One of the simplest HST techniques, topping is an easy and effective method for boosting yields and developing a canopy during vegetative growth. By cutting away growth at the apical meristem, the tip of the main stem, we cause the plant to develop new side shoots in place of one main shoot. For this technique, you’ll need pruning scissors or a precision blade and rubbing alcohol. First, identify the apical meristem of your plant. This is just the main large stem where new growth comes from. Next, to remove this new growth, make a cut just above the highest node on your plant. Take a look at the diagram below for more detail as to where you should be cutting. After a few days, you should be able to see new growth appearing around the node you just snipped. Topping yields a double effect on a plant, it splits the main stem into two and eliminates the apical meristem. The removal of the primary growing tip of a plant redirects growth to secondary stems and ancillary fruiting sites. Topping is an easy and effective way for any gardener to try their hand at HST.
An abbreviation for “(insert common exclamation of displeasure and/or astonishment) I Missed”, FIM or Fimming is a variant of the Topping method previously described. In place of removing the entire meristem, you should aim to cut away 30-40% of just the tip of the plant. By leaving a small portion of growth behind, it’s possible for your plant to produce multiple new shoots from the cut area, not just two like when topping. For this technique, you’ll need pruning scissors or a precision blade and rubbing alcohol. First, identify the apical meristem of your plant, like with topping above. Next, make a cut right through the center of the dense plant tissue at the apex of the main stem. Check out the diagram below for more detail as to where you should be cutting. After a few days, you should be able to see new growth emerging from the area that you’ve just cut. FIM, just like Topping, has the dual benefit of creating more shoots and redirecting growth to secondary stems.
Stem Mutilation, also known as super-cropping, is an HST technique similar to LST Bending. The key difference between the two is the method by which you bend the plants. Through LST Bending, you want to carefully manipulate the plant to avoid any damage while with Stem Mutilation our goal is to soften a portion of the stem enough to cause the growth above to wilt over without breaking the skin of the main stalk. For this technique, you’ll need soft foam ties, string, or any other type of tie you use to secure plants. First, locate a spot on the main stem that you want to mutilate. Then, using your thumb and index or middle finger, rub the stem until it becomes weak and flaccid. The stem should be weak enough to fall over by itself but not too weak that it tears. If you accidentally rip it, don’t worry, just used some duct tape to seal off the damage. Lastly, use your string or foam ties to support the bent stem. This technique combines the benefits of bending with a boost in growth in the plant. To repair the damage, your plant will flood the afflicted area with hormones, much of which is also used to grow secondary stems as well. If done correctly, a knuckle or callus should form where you mutilated the stem.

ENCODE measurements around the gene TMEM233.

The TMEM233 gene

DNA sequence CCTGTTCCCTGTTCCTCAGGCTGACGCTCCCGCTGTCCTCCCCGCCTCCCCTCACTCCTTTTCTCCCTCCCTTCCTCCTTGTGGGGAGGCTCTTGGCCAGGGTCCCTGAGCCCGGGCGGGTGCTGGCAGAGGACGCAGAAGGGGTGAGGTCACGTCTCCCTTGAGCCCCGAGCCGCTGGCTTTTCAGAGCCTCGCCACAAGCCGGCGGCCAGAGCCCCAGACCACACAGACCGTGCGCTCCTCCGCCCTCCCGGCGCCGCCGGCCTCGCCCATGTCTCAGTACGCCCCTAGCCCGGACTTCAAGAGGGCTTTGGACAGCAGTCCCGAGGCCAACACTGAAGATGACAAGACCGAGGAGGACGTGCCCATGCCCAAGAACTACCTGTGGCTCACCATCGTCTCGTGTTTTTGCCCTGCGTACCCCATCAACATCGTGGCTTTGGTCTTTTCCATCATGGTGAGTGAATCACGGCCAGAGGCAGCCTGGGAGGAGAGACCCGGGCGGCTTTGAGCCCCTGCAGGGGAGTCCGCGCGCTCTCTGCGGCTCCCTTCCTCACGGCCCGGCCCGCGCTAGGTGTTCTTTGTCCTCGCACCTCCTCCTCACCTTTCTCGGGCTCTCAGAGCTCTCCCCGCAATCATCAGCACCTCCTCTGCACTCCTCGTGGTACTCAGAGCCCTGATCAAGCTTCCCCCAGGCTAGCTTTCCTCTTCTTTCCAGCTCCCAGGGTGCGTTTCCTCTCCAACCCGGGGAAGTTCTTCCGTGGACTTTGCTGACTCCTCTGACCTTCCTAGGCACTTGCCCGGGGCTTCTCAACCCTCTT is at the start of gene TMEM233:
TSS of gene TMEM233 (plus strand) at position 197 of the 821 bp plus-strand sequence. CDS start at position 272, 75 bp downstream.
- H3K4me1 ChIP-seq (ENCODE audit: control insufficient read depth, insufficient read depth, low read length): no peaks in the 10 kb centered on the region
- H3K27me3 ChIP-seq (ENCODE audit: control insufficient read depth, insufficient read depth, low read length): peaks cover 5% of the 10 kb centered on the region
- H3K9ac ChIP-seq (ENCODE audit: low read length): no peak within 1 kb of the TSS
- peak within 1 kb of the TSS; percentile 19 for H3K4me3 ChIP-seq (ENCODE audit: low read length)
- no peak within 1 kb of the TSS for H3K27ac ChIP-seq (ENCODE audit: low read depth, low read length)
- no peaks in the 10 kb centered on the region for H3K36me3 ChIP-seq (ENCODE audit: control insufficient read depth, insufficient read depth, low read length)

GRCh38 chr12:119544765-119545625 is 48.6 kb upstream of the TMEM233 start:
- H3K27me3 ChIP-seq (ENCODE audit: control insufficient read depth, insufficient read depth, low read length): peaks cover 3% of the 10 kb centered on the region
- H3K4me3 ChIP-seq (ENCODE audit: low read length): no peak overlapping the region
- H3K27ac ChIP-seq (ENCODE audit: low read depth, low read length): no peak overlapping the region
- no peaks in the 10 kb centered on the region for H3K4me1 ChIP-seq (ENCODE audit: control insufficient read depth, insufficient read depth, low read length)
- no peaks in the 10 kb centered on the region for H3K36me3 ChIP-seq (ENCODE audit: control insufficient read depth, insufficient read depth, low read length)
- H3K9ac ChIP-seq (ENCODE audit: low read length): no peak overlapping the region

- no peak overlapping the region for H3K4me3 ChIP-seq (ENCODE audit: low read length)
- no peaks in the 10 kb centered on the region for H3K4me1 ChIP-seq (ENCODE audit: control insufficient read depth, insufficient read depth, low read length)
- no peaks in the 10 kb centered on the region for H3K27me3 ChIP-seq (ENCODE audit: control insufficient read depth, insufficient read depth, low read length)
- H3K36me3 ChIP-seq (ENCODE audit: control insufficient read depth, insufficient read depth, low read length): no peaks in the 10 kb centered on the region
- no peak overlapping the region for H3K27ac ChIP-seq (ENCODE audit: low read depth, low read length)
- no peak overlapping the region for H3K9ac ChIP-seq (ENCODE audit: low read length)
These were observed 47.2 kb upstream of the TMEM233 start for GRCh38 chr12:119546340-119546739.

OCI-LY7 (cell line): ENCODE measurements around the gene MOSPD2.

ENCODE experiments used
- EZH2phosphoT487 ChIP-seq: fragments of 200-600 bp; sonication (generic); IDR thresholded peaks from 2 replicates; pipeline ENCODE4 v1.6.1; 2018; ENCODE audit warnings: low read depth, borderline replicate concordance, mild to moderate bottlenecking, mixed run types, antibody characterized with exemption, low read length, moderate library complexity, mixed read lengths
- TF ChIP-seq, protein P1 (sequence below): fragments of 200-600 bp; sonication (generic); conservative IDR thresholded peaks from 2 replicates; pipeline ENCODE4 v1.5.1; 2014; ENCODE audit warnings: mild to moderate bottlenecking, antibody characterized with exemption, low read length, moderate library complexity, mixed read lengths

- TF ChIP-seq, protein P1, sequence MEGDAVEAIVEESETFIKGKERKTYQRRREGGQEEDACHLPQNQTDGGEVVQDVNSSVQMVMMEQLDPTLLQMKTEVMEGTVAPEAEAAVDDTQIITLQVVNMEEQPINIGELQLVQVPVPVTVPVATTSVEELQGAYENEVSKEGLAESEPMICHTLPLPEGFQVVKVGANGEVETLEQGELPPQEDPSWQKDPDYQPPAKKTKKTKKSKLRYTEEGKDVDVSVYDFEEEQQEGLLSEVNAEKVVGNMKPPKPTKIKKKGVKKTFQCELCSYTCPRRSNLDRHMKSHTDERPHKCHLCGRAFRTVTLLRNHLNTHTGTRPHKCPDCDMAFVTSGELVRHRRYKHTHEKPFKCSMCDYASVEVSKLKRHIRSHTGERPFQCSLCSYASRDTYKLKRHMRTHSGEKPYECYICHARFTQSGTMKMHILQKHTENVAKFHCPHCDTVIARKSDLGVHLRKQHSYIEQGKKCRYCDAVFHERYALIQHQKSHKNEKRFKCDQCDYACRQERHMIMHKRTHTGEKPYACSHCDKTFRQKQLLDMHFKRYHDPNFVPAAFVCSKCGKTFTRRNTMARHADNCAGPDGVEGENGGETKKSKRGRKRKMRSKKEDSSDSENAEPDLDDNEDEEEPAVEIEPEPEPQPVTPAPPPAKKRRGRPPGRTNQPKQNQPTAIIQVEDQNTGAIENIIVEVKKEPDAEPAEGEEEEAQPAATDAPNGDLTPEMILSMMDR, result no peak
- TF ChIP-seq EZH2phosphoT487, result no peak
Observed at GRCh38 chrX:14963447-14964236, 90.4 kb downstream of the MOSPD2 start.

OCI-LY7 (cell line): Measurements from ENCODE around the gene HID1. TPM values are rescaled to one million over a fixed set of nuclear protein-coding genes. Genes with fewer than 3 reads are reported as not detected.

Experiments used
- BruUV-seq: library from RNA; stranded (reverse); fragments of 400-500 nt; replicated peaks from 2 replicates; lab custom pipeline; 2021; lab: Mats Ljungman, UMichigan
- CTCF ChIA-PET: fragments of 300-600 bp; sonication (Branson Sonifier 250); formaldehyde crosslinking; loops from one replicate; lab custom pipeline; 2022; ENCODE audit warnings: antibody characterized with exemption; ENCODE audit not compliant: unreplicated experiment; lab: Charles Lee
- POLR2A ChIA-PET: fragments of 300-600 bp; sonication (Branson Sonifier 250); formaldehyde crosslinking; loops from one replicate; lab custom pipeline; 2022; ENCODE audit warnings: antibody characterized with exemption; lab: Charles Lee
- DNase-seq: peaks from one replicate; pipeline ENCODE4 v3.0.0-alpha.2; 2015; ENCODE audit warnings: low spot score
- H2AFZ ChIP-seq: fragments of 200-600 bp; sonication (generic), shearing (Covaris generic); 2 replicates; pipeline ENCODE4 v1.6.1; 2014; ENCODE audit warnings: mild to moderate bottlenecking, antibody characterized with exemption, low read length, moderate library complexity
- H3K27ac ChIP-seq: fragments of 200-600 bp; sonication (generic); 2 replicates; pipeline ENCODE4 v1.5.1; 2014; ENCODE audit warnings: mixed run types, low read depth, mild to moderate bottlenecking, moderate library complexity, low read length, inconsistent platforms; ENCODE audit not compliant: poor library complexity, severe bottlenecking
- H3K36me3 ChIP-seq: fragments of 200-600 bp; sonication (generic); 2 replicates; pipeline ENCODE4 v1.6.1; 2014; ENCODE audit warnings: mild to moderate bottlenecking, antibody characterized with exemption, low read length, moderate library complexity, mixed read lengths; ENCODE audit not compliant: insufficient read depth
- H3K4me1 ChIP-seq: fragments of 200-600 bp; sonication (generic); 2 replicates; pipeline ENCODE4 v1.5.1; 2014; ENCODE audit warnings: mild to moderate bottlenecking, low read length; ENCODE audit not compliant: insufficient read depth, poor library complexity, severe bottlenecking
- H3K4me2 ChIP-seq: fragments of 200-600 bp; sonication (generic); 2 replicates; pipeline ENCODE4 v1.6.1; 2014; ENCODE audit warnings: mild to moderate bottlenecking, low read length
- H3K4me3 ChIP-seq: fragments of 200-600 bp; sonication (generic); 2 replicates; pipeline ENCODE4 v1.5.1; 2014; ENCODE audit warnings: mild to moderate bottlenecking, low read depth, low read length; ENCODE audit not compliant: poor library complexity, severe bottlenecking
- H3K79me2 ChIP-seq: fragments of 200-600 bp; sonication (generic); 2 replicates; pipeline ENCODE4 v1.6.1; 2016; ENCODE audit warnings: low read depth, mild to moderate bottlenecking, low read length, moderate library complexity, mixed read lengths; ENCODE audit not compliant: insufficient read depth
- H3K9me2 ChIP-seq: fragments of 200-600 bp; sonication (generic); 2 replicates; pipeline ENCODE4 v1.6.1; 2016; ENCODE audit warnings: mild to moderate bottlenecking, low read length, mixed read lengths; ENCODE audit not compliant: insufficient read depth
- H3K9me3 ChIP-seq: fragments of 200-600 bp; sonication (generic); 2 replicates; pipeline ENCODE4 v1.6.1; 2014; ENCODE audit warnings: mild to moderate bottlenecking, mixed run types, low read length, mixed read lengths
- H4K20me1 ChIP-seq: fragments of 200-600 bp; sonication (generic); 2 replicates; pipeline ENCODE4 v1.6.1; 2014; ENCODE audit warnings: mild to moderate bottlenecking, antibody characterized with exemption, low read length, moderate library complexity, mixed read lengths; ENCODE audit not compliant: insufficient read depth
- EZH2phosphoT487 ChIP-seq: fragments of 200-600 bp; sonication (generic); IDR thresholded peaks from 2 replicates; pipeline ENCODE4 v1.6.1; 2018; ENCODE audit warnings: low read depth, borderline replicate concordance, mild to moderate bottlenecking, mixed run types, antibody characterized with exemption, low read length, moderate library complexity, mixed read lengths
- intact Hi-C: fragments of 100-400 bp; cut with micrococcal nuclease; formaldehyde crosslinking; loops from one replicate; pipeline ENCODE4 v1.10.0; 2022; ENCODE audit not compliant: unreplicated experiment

So there you have it growers, the 404 on the 101 of plant training. If you are new to this, start with the low-stress techniques and see what results you get. Once you can grow plants to completion and have some success with the low-stress techniques, you can start to try some of the high-stress techniques and see what happens. There are many ways to improve your garden through plant training, hopefully, one or more of these techniques will help you to get the most out of your plants!